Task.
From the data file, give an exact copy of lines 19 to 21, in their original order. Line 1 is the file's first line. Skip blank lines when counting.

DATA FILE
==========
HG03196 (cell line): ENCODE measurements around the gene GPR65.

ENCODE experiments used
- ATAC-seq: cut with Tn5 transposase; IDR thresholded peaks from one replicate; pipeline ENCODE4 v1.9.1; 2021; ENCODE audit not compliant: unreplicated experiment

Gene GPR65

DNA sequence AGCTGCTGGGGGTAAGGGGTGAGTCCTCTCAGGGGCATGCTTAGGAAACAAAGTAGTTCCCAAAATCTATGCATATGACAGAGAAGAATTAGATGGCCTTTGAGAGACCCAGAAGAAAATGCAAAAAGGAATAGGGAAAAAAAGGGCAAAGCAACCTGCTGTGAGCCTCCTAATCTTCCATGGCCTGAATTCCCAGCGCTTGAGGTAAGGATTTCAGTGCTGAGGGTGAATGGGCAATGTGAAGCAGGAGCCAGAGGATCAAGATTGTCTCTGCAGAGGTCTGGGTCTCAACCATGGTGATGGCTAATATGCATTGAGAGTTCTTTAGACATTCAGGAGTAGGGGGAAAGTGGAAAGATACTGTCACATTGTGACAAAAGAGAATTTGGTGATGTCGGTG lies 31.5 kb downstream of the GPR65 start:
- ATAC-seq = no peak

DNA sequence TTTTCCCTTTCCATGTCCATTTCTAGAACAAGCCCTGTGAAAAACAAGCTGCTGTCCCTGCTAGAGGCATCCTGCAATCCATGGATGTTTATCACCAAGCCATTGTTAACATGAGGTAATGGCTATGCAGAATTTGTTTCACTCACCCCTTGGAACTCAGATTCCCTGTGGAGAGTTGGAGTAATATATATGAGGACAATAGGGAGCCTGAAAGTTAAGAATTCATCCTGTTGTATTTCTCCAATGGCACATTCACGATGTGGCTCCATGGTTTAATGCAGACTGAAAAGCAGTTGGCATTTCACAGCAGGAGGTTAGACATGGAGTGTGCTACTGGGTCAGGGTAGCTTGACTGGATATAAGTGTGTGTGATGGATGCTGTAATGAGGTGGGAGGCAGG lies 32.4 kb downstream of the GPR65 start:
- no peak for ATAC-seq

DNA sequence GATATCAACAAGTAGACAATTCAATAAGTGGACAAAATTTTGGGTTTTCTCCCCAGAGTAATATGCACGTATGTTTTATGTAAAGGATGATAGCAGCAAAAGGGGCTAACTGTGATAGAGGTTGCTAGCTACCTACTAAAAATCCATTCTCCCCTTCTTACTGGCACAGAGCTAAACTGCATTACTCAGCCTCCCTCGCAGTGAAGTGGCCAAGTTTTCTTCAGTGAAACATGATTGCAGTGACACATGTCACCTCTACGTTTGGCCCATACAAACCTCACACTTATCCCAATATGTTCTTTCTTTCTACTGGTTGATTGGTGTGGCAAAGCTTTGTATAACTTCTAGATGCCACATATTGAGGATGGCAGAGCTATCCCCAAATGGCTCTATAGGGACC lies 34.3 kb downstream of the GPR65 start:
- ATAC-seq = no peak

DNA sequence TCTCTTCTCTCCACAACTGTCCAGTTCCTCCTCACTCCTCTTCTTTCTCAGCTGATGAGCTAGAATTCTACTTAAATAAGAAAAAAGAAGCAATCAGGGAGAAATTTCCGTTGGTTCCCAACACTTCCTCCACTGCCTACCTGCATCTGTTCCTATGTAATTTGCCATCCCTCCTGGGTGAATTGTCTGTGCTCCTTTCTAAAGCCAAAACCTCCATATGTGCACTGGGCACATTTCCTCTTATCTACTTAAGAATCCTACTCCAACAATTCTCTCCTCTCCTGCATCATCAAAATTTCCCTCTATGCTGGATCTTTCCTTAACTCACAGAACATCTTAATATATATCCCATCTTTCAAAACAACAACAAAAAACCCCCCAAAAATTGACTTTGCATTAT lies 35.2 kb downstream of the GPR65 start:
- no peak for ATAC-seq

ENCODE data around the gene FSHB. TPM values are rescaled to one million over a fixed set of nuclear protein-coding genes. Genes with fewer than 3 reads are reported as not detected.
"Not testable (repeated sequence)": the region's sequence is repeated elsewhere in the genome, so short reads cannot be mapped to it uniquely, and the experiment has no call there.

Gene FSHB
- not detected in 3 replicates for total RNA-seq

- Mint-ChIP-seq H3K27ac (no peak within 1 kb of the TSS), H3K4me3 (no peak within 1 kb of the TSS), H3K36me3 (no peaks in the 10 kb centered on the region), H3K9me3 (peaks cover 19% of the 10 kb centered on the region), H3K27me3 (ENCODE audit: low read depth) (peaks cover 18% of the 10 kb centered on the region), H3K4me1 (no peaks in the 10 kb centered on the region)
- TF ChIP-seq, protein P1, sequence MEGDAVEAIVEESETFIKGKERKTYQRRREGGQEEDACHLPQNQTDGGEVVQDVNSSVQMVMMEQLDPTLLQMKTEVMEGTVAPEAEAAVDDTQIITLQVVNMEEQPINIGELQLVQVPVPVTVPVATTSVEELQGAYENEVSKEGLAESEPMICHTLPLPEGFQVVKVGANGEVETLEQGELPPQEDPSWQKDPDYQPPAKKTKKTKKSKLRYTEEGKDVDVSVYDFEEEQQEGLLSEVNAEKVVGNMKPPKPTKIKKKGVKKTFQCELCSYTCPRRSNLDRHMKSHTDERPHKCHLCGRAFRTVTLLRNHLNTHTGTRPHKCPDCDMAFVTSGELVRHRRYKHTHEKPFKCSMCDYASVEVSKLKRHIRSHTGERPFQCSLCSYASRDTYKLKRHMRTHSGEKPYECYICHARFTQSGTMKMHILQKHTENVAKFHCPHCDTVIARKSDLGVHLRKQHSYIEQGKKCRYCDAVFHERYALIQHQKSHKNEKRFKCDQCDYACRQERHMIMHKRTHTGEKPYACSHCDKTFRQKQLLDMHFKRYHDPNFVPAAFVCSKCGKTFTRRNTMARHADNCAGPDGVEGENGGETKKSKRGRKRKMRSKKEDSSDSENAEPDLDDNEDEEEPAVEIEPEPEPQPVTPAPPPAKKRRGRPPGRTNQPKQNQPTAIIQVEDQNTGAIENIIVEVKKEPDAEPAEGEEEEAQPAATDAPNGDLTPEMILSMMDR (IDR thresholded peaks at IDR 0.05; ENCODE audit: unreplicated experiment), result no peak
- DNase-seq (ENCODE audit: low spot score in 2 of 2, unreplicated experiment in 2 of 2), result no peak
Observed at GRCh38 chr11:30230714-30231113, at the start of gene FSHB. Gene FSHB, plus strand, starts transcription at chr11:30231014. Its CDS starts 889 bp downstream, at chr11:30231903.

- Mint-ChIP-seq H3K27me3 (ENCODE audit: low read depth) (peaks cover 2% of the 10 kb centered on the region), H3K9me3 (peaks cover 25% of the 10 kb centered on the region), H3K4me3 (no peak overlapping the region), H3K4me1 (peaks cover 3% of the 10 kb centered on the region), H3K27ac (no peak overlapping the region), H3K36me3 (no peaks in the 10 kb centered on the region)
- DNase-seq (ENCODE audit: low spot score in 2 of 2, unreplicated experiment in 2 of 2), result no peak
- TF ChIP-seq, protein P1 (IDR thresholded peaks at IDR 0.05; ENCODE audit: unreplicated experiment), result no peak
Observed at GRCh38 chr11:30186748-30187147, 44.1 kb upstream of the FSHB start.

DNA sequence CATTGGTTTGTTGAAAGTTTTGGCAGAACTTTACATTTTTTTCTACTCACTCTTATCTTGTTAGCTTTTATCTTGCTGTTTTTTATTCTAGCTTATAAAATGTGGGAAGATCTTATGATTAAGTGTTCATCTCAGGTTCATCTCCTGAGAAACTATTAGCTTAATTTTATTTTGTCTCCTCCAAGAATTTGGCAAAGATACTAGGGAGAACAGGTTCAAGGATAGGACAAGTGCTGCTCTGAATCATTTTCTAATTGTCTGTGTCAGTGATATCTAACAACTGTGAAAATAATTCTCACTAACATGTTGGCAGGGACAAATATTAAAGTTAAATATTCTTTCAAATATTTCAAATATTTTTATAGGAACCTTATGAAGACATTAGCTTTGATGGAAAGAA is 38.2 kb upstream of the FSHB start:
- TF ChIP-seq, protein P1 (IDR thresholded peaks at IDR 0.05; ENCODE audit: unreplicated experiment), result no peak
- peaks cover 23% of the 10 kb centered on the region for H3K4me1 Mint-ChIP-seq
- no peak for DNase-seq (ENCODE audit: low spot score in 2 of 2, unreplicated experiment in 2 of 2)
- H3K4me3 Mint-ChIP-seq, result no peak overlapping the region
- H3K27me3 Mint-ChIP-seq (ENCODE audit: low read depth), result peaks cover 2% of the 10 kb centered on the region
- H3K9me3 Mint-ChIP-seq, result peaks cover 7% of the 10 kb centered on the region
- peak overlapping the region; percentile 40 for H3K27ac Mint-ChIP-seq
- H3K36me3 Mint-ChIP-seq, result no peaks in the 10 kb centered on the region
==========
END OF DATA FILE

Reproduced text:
- DNase-seq (ENCODE audit: low spot score in 2 of 2, unreplicated experiment in 2 of 2), result no peak
Observed at GRCh38 chr11:30230714-30231113, at the start of gene FSHB. Gene FSHB, plus strand, starts transcription at chr11:30231014. Its CDS starts 889 bp downstream, at chr11:30231903.

- Mint-ChIP-seq H3K27me3 (ENCODE audit: low read depth) (peaks cover 2% of the 10 kb centered on the region), H3K9me3 (peaks cover 25% of the 10 kb centered on the region), H3K4me3 (no peak overlapping the region), H3K4me1 (peaks cover 3% of the 10 kb centered on the region), H3K27ac (no peak overlapping the region), H3K36me3 (no peaks in the 10 kb centered on the region)